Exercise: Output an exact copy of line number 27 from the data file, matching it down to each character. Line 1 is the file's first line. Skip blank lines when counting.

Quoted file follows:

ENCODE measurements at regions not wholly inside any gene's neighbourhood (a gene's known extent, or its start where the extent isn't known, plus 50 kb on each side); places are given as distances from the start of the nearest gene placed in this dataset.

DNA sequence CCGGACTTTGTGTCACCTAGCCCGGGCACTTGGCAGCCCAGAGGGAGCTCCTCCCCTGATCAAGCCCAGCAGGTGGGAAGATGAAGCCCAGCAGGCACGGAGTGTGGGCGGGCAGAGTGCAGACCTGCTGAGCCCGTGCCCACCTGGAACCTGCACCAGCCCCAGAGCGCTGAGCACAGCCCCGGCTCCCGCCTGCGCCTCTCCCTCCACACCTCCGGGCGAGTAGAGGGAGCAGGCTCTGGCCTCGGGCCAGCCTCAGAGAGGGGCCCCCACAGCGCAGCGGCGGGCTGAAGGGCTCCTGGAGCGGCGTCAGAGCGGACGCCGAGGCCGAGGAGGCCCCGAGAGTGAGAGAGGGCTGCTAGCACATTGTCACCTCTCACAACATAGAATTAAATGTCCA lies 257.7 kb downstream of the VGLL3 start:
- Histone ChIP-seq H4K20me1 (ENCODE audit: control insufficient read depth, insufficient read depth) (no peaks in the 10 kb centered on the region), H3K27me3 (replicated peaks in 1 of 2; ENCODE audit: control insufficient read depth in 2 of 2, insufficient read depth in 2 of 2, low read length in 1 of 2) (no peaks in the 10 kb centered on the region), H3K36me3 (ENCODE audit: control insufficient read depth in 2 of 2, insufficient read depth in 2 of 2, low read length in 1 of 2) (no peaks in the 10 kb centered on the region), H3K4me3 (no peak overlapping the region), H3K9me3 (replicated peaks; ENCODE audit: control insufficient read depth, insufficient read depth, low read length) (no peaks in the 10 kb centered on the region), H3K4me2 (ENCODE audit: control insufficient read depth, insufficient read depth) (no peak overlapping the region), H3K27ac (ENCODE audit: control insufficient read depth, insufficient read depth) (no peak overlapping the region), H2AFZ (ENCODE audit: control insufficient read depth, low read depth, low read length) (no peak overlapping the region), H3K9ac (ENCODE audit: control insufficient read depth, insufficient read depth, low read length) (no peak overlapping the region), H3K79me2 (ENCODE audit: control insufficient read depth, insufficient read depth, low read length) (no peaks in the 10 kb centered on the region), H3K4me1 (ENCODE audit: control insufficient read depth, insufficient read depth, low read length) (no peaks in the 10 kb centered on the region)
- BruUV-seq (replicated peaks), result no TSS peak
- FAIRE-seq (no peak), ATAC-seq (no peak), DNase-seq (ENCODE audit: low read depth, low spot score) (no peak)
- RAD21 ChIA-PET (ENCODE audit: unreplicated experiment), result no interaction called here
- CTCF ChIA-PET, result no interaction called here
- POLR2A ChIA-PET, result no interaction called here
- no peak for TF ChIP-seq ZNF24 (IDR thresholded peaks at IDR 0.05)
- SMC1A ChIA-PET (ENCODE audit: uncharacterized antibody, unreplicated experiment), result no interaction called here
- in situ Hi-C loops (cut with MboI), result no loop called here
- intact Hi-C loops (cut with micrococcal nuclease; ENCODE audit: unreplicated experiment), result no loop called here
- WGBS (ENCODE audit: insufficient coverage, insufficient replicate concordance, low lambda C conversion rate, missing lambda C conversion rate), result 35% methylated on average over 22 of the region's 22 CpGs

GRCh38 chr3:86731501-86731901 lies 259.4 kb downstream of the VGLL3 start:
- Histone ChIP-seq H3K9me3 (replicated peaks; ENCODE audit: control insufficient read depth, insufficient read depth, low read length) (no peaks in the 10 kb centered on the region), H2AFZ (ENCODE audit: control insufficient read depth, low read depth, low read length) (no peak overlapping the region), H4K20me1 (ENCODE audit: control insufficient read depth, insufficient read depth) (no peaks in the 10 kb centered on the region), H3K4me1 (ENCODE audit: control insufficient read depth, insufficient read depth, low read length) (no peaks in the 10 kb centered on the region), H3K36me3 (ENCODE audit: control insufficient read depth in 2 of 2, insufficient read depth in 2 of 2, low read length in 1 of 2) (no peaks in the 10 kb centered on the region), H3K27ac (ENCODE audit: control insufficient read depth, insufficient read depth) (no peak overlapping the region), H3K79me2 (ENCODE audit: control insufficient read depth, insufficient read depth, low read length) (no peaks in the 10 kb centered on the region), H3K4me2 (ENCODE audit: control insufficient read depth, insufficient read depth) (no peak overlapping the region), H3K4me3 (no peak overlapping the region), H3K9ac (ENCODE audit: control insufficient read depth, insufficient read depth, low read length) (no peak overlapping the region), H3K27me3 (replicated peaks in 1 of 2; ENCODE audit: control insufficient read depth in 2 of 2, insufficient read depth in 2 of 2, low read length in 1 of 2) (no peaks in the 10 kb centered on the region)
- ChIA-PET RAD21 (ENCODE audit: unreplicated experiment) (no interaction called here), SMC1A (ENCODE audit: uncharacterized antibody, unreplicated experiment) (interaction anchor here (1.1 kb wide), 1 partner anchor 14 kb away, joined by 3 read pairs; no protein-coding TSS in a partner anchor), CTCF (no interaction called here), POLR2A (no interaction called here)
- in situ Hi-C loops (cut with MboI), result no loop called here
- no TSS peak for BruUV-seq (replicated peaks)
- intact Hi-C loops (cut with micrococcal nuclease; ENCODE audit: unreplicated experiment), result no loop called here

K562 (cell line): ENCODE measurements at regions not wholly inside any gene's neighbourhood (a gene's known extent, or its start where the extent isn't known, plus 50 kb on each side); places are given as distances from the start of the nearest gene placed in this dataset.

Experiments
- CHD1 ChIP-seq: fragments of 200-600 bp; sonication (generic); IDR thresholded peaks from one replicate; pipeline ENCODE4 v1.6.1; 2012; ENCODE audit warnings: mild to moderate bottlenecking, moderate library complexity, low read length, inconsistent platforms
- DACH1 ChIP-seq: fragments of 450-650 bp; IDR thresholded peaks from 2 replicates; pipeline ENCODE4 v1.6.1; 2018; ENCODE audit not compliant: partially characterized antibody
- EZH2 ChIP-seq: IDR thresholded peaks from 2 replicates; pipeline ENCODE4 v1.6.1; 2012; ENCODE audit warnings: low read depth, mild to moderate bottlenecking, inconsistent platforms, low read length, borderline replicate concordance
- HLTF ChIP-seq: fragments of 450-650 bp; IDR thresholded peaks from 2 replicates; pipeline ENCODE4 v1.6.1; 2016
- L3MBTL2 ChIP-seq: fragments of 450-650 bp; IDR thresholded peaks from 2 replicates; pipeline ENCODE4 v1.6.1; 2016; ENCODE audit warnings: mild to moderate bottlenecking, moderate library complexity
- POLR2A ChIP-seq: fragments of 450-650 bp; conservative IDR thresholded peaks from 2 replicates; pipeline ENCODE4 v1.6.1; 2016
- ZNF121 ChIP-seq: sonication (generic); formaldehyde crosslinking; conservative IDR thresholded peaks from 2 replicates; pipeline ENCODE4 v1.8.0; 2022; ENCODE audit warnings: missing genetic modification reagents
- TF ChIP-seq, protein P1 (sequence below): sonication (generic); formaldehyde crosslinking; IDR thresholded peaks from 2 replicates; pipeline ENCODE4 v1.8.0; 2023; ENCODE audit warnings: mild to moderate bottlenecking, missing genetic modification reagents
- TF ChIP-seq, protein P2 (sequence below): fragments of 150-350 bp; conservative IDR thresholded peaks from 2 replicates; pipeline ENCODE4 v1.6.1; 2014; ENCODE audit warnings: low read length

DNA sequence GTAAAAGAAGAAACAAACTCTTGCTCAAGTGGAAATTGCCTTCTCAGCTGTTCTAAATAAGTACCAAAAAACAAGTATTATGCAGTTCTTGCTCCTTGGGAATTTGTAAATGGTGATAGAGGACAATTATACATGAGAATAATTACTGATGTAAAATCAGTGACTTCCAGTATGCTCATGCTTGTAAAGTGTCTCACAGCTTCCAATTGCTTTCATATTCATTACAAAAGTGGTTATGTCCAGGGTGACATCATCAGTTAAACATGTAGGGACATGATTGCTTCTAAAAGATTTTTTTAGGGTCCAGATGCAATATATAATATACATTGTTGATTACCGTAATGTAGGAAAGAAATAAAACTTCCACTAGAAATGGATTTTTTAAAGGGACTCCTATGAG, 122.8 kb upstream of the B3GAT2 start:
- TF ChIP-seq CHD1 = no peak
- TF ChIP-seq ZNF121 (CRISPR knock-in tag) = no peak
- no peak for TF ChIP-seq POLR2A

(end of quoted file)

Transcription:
- POLR2A ChIP-seq: fragments of 450-650 bp; conservative IDR thresholded peaks from 2 replicates; pipeline ENCODE4 v1.6.1; 2016